Monday, October 28, 2013

Using our Abundant Rose Hip Harvest

As I mentioned in "Providential Preparedness", this year the roses have produced fruit (rose hips) in abundant profusion.  They are everywhere - looking like small apples hanging from low-slung bushes.   Realizing that God doesn't provide unless there is a need, Sir Knight and I decided it would be wise to get rose hips while the gettin' was good.  We have spent the last few weeks transforming our rose hip harvest into many wonderful things - wine, jelly and dried hips (well, almost).

Our first order of business was wine making.  After picking pound after pound of rose hips, we lugged them home, plucked their stems, washed  and weighed them and prepared to make wine.  This is our first time making rose hip wine so I scoured the web for a recipe.  After looking over many, many recipes, I combined a couple of different ones and came up with one that looked good to us.

Our basic recipe is as follows:

Rose Hip Wine

4 pounds fresh rose hips
3 pounds sugar
1 gallon boiling water
1 tsp. black tea
1 tsp. wine yeast

Wanting more than 1 gallon of wine, we picked 19 pounds of rose hips.  We adjusted things here and there and this is the recipe we used:

19 pounds of rose hips
26 C sugar
4 1/2 gallons boiling water
4 tsp. pectic enzyme
1 pkg. wine yeast (Montrachet)

Sterilize (2) 5 gallon buckets and dived the rose hips between the two.

Add the sugar (divided between the two buckets) and the black tea (the black tea adds tannin - which naturally occurs in grape wine - and body to the wine.  Use 1 tsp. per gallon of wine for flower and grain wine).

At this point we also added the pectic enzyme.  The pectin enzyme is NOT required.  It does nothing to affect the taste, it serves only to keep the pectin (naturally present in rose hips) from congealing and making the wine cloudy.

Pour the boiling water (divided evenly between the two buckets) over the rose hips, sugar and tea.  Stir until the sugar has dissolved and gone into solution.

Cover tightly and allow to sit for 24 hours.

After the must (the wine liquid) has been allowed to sit for 24 hours, add the yeast (we split one package between our two buckets - 1 pkg. of wine yeast is good for about 5 gallons of wine).

Cover tightly for another 7 days, stirring once a day.

At the end of 7 days, strain the liquid through a strainer lined with cheesecloth into a demijohn or carboy.  Fit with an airlock and allow to ferment.

Rack (siphon) the wine after about 6 weeks into a clean demijohn, fix the airlock again and allow to ferment.  The wine will continue to "work" (bubble and ferment) for another 6 months or so.  If the fermenting appears to cease (there are no longer bubbles moving), rack again and see if it gets bubbly again.  If it does, allow to ferment some more.  It may take 2 or three rackings before it is ready to bottle.  When fermenting has ended, bottle and cork.  This wine (from what I have read) really needs to age for about two years - but then it is out of this world.  In two years, we will let you know what we think!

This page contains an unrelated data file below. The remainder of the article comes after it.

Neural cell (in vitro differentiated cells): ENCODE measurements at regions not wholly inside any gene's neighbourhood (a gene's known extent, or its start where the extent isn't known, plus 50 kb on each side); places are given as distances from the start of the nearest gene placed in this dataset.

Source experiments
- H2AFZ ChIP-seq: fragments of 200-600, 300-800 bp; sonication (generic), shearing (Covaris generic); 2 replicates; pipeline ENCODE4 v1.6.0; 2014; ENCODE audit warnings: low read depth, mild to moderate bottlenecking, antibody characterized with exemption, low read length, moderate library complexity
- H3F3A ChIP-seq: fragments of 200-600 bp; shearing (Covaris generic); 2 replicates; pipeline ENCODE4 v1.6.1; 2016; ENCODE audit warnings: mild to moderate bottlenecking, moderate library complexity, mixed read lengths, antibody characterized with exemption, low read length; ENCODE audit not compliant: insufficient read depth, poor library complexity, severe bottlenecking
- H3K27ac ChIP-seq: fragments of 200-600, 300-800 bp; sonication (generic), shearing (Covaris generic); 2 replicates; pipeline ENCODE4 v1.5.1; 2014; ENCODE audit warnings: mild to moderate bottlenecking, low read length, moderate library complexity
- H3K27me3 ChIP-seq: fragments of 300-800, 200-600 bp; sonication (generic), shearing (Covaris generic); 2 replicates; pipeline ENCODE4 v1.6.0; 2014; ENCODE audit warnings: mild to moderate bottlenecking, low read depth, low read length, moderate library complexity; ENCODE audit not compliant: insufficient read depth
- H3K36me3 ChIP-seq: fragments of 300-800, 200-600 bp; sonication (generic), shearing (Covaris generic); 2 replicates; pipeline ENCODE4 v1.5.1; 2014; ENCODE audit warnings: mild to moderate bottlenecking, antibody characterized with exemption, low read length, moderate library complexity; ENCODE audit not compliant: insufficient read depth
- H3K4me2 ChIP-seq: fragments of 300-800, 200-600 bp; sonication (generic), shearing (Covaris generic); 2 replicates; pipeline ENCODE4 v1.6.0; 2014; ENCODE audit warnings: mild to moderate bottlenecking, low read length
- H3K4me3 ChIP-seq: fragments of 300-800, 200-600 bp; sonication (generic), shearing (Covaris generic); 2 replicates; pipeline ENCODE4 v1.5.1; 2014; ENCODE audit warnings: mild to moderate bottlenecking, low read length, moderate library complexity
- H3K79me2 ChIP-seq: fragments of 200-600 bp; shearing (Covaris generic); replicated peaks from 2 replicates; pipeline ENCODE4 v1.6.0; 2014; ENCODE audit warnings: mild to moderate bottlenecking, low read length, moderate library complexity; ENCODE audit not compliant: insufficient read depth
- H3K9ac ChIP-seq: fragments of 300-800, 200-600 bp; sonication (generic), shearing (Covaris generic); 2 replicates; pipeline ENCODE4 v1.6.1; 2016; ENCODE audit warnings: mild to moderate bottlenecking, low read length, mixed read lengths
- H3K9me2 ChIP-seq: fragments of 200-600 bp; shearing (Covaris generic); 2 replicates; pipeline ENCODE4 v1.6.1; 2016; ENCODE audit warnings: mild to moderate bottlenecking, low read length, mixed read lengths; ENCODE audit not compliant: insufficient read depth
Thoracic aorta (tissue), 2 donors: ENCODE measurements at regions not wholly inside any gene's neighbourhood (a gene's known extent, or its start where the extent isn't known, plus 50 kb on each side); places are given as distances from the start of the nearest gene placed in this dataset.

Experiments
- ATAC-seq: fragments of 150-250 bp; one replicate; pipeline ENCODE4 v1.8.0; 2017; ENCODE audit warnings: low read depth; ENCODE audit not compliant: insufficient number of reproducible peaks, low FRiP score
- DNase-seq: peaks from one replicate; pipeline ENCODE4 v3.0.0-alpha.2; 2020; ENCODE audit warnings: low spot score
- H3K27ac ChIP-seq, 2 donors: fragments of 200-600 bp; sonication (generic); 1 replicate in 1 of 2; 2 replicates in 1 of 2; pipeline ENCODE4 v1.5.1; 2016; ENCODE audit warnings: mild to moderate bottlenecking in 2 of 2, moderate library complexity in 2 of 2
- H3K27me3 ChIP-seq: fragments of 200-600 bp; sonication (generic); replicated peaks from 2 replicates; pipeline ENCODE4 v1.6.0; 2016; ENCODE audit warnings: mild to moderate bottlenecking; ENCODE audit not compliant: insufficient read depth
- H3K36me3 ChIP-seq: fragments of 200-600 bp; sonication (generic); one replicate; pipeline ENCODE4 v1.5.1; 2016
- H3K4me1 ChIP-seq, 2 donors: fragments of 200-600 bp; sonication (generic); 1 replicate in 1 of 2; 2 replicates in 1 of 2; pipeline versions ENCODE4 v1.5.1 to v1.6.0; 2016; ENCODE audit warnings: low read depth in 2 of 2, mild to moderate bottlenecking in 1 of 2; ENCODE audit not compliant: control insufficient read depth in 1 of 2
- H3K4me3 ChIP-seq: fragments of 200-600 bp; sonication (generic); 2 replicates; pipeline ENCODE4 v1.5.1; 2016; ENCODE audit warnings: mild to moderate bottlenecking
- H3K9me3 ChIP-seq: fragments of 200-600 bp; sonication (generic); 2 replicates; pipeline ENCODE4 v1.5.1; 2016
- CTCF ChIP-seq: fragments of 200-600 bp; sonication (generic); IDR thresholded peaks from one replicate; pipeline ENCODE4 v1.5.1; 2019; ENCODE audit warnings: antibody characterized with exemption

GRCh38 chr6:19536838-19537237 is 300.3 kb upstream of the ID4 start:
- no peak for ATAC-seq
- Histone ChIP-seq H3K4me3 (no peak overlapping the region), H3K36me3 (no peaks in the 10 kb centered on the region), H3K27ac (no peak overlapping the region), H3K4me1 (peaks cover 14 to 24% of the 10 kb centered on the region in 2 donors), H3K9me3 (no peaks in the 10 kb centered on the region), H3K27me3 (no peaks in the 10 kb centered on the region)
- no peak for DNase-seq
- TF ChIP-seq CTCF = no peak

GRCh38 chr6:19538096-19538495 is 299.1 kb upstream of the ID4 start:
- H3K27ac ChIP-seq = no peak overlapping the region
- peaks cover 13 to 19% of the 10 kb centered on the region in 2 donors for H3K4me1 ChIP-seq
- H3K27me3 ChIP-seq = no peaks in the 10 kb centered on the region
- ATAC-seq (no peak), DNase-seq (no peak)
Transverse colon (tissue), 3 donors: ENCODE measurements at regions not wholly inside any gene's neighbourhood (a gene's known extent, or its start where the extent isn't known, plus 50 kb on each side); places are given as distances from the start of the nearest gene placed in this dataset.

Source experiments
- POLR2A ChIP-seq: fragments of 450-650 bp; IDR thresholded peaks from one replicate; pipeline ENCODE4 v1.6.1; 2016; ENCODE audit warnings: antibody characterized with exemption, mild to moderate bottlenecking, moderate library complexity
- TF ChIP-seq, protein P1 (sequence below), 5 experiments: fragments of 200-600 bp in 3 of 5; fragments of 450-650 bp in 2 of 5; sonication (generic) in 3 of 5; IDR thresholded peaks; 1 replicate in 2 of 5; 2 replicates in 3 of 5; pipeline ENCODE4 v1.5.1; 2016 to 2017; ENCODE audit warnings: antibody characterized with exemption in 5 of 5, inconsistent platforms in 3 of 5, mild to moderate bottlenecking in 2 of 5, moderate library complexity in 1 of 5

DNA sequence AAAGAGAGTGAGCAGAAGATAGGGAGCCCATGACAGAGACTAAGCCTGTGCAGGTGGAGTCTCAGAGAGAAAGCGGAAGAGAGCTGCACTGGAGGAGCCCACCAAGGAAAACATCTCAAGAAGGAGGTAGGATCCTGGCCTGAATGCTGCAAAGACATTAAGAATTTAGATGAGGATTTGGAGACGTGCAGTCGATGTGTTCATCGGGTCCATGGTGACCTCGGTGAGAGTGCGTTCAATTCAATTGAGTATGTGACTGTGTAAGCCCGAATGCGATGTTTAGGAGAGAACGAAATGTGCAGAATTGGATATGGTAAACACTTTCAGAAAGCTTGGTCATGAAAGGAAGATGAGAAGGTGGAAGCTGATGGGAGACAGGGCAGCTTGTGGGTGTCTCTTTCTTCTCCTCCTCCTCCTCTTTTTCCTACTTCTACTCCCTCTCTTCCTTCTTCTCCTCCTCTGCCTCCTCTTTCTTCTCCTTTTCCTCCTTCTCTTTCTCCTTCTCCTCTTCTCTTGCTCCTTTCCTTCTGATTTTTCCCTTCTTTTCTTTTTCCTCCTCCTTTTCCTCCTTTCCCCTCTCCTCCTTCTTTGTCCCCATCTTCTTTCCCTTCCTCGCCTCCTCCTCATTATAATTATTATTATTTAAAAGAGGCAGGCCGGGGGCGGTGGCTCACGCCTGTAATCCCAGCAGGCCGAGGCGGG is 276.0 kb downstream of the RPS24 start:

The "Must"

Straining into a demijohn

We found that it was easier to hold the rose hips back while straining

Straining through cheesecloth

The left-over rose hip sludge (this is why we strain through the cheesecloth)

This is the beginning of rose hip wine
While the wine was stewing in the buckets, we picked and cleaned more rose hips to turn into jelly and dry for tea.  After cleaning the rose hips, I measured them for jelly and spread the rest on newspaper lined cookie sheets to dry in the wood cookstove.  It has been warm here lately, so the cookstove has been shut down, barely boiling along.  It was cool enough that I put the rose hips in the cookstove oven to dry.  Occasionally I would pull the hips from the oven and roll them around on the cookie sheet so they would dry evenly.  They were looking wonderful!  And then I forgot about them and went to church.  By this time the weather had turned cooler and I had opened the drafts to get the cookstove roaring.  I remembered those rose hips in the middle of the worship service.  Needless to say, when we got home from church, there was not much left of my wonderful rose hips.  And so, I don't have any pictures to show you of perfectly dried rose hips.  I will, however, tell you what to do with the rose hips after they have been dried.

Rose hips spread on a cookie sheet, ready to dry

Drying in the wood cookstove

Dried Rose Hips

Dry the rose hips (whole), in something other than a hot wood cookstove.  A dehydrator works well, or a gas range with the pilot lit, should be fine.

After the rose hips are thoroughly dried, quickly whir them through a food processor (or coarsely chop them).

Shake the rose hips through a metal sieve (mesh) to remove all the little "hairs".

Store your coarsely ground dried rose hips in a jar and use at will.  A few teaspoons steeped in boiling water makes a lovely tea.